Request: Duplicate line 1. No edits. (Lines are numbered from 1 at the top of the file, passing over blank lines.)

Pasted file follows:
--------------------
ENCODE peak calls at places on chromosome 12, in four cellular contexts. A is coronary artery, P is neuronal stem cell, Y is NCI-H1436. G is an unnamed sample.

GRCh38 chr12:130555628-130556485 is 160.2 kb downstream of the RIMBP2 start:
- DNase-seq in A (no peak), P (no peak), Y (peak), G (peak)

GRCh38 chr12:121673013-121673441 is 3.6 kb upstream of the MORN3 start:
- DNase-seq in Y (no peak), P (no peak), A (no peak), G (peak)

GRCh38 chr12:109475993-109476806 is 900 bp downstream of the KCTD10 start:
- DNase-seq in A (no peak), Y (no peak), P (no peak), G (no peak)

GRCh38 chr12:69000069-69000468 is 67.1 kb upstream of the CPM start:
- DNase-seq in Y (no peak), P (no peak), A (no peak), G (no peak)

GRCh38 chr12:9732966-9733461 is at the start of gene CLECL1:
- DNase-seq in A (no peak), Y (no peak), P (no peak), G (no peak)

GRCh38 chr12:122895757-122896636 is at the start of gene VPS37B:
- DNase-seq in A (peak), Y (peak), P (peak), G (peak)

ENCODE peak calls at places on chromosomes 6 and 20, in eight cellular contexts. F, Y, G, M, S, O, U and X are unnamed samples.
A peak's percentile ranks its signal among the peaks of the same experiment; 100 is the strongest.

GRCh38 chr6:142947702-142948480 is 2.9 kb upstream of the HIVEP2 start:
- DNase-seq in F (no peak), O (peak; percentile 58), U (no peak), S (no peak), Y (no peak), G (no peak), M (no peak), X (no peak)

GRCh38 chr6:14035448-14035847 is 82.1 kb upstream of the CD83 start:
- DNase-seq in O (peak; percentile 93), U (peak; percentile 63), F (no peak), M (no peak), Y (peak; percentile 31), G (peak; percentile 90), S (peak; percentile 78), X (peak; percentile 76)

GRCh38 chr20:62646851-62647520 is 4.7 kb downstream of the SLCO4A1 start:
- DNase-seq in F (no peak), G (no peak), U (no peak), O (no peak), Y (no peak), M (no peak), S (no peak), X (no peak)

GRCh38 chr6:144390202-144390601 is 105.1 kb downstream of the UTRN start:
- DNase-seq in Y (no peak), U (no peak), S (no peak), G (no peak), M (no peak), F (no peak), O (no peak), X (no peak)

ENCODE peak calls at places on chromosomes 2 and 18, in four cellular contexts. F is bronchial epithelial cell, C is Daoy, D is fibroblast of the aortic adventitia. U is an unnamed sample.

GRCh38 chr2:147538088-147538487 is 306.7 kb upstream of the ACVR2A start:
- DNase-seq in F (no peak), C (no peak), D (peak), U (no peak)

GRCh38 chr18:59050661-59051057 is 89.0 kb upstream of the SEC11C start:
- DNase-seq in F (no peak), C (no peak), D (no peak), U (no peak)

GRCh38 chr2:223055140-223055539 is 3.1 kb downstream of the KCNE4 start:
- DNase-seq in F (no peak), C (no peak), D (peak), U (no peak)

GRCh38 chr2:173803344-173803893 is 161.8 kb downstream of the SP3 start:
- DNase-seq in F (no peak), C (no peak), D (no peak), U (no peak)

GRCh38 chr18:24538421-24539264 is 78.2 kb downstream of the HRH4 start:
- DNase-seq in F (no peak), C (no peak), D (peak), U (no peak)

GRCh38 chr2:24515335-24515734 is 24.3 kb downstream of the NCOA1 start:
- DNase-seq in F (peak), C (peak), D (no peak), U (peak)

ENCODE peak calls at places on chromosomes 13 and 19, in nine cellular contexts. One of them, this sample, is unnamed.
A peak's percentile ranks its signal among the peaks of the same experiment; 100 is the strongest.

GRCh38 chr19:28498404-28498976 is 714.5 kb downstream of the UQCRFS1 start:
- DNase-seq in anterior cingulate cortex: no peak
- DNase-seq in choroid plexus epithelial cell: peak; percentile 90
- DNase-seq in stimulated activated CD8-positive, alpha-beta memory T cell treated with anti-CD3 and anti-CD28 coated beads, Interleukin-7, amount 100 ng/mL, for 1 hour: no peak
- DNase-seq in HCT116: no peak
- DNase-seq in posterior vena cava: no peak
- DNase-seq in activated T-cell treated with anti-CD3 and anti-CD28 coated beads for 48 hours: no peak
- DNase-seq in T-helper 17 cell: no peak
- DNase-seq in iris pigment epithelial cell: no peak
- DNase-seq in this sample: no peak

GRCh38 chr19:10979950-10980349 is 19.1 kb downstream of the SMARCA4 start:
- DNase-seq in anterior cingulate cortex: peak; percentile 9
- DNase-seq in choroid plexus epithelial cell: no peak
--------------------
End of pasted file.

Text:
ENCODE peak calls at places on chromosome 12, in four cellular contexts. A is coronary artery, P is neuronal stem cell, Y is NCI-H1436. G is an unnamed sample.